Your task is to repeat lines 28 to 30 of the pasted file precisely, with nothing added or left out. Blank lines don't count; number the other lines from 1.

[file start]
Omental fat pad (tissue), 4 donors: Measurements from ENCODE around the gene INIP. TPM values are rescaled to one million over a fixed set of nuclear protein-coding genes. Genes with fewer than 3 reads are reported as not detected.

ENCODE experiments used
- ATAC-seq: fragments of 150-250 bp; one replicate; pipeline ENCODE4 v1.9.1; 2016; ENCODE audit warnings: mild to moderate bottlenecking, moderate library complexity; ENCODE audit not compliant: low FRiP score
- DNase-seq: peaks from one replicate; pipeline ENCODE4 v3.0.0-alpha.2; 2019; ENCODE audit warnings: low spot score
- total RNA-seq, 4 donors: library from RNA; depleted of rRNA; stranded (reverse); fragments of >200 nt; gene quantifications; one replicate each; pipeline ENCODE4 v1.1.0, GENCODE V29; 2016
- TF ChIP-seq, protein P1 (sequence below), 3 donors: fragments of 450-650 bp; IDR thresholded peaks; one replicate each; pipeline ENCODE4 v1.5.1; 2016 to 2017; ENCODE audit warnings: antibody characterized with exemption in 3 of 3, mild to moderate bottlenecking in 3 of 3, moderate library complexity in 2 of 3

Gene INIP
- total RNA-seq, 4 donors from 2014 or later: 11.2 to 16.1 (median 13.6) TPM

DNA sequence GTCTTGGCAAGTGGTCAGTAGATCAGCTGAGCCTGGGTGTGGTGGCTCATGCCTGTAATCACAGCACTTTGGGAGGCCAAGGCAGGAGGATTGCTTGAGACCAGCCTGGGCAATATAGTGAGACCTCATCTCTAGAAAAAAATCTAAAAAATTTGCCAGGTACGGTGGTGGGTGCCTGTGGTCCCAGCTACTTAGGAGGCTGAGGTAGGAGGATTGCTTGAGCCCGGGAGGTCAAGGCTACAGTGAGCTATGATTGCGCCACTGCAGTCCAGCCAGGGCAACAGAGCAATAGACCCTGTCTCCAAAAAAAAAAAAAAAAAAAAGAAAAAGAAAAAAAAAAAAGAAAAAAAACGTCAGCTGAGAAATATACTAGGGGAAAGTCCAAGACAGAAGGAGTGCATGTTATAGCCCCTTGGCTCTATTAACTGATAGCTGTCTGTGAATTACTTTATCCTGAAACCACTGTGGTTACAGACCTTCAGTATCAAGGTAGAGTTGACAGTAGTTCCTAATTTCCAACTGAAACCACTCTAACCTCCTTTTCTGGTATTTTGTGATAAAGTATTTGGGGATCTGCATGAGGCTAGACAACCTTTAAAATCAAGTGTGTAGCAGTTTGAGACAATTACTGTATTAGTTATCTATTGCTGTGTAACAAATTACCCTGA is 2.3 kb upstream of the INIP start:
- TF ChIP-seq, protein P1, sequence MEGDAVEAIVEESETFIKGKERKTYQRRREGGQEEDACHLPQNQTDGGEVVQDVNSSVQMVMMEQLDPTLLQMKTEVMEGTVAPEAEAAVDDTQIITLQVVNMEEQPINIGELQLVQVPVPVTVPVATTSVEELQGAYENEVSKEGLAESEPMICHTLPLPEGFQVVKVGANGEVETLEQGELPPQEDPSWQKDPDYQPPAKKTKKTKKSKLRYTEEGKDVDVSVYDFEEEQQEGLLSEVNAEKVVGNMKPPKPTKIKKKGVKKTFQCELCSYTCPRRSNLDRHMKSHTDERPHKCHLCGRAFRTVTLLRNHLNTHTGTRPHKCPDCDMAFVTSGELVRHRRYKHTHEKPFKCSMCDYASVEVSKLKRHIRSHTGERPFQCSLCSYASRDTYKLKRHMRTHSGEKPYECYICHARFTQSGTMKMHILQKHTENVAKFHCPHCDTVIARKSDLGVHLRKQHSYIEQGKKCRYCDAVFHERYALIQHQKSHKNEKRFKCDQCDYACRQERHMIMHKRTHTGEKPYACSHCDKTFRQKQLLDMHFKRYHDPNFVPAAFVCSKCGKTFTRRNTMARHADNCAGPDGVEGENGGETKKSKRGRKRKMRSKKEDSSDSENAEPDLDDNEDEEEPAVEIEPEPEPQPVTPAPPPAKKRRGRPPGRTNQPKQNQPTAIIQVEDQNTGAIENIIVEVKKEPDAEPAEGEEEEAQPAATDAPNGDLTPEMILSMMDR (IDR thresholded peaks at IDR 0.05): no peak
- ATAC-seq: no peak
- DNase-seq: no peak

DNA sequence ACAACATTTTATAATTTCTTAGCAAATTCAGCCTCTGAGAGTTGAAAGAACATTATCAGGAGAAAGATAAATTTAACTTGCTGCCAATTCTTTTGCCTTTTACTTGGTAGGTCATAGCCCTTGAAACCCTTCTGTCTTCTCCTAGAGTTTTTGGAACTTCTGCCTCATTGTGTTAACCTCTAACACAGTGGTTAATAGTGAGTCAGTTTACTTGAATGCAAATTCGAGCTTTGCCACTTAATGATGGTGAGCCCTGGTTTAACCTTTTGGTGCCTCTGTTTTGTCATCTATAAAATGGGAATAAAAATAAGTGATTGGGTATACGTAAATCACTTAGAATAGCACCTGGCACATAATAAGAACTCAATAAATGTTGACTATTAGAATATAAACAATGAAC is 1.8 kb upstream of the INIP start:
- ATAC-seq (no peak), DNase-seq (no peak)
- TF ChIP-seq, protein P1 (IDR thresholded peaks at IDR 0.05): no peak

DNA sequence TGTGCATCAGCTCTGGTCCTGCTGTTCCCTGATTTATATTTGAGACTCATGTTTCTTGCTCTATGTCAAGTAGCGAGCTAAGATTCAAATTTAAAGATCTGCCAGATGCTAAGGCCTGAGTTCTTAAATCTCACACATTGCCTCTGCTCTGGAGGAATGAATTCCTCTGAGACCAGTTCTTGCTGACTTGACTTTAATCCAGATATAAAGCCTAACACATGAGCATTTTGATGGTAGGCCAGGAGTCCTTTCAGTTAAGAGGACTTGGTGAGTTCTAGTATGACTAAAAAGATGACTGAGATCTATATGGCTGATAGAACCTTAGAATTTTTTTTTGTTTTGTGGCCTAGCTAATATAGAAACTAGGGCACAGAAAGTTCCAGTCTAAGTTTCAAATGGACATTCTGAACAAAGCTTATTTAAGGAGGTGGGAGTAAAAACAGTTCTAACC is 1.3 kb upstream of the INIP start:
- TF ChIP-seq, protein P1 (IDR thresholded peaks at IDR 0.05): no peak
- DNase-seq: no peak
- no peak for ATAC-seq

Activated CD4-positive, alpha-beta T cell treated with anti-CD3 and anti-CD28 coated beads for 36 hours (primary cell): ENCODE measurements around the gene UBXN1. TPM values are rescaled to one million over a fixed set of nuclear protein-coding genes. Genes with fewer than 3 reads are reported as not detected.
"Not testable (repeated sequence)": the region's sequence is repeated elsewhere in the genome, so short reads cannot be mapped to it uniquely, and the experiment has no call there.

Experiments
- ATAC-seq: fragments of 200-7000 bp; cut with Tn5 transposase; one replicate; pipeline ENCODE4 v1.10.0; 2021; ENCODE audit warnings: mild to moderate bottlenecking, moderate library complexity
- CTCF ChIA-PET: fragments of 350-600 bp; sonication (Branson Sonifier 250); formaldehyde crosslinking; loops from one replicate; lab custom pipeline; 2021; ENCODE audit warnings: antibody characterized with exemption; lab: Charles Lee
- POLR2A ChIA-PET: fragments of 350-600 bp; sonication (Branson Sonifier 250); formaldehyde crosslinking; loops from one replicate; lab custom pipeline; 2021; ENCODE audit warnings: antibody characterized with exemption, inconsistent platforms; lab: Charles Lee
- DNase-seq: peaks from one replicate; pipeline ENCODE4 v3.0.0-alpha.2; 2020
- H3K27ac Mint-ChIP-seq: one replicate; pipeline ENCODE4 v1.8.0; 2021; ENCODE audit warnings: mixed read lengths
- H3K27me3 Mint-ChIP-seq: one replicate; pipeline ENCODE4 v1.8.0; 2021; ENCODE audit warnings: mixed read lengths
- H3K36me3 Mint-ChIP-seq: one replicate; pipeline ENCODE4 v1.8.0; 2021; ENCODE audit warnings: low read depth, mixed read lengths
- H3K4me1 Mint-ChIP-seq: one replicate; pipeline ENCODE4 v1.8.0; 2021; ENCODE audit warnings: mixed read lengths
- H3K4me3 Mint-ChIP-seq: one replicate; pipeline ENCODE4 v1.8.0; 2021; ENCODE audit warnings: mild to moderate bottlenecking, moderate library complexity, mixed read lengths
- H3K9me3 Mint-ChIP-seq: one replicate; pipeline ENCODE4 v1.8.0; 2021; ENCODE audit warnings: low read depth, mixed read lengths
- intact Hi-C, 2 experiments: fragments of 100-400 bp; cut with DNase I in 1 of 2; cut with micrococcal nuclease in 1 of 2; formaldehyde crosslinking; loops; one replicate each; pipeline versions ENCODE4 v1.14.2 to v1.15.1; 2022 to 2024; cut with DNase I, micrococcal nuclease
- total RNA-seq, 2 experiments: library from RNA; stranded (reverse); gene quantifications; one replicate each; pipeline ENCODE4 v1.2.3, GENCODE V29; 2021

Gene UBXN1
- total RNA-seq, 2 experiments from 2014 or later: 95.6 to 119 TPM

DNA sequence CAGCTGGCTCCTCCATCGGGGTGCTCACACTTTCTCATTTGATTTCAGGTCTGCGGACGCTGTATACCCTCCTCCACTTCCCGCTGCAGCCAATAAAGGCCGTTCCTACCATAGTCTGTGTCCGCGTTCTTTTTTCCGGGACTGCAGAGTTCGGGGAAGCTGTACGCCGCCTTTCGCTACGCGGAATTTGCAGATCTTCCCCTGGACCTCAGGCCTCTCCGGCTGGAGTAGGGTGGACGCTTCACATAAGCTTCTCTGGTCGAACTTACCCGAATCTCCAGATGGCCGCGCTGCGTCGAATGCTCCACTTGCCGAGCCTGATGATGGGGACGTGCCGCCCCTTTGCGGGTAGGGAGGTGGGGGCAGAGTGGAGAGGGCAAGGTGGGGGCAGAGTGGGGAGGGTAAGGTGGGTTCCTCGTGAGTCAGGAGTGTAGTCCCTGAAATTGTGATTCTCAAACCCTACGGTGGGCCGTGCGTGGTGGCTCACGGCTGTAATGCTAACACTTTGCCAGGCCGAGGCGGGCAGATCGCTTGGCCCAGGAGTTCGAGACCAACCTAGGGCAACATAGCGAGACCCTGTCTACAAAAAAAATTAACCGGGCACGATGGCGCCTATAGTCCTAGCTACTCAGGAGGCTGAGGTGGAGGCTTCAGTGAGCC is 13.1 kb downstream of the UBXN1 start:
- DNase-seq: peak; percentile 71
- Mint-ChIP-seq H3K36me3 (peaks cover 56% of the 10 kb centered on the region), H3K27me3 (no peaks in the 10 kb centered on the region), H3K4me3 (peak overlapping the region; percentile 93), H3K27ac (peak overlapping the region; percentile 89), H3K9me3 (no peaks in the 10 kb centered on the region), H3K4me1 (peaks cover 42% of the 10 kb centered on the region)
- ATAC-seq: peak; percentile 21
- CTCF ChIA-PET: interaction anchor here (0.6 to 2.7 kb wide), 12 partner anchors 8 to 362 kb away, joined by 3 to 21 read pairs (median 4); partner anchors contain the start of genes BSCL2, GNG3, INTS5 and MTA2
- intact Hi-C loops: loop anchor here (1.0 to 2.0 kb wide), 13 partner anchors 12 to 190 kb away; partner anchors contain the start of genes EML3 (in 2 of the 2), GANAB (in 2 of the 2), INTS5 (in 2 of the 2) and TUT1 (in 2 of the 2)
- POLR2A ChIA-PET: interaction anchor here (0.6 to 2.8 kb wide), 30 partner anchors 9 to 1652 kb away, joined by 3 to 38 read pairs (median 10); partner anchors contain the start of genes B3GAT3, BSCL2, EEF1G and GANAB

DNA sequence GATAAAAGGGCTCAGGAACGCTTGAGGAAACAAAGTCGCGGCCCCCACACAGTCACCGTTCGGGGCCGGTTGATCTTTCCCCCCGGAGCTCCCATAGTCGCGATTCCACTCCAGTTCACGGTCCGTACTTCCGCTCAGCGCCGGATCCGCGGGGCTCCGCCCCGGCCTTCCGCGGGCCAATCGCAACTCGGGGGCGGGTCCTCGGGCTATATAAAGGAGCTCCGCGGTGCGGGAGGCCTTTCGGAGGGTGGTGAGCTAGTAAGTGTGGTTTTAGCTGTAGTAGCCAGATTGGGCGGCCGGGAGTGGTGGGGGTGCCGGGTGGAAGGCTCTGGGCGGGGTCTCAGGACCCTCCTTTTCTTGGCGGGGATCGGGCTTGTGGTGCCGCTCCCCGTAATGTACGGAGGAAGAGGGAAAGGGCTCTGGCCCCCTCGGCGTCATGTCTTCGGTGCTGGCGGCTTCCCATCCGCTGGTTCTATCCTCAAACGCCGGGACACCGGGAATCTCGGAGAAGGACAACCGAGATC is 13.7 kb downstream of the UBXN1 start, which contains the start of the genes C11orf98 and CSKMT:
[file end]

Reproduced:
- H3K27me3 Mint-ChIP-seq: one replicate; pipeline ENCODE4 v1.8.0; 2021; ENCODE audit warnings: mixed read lengths
- H3K36me3 Mint-ChIP-seq: one replicate; pipeline ENCODE4 v1.8.0; 2021; ENCODE audit warnings: low read depth, mixed read lengths
- H3K4me1 Mint-ChIP-seq: one replicate; pipeline ENCODE4 v1.8.0; 2021; ENCODE audit warnings: mixed read lengths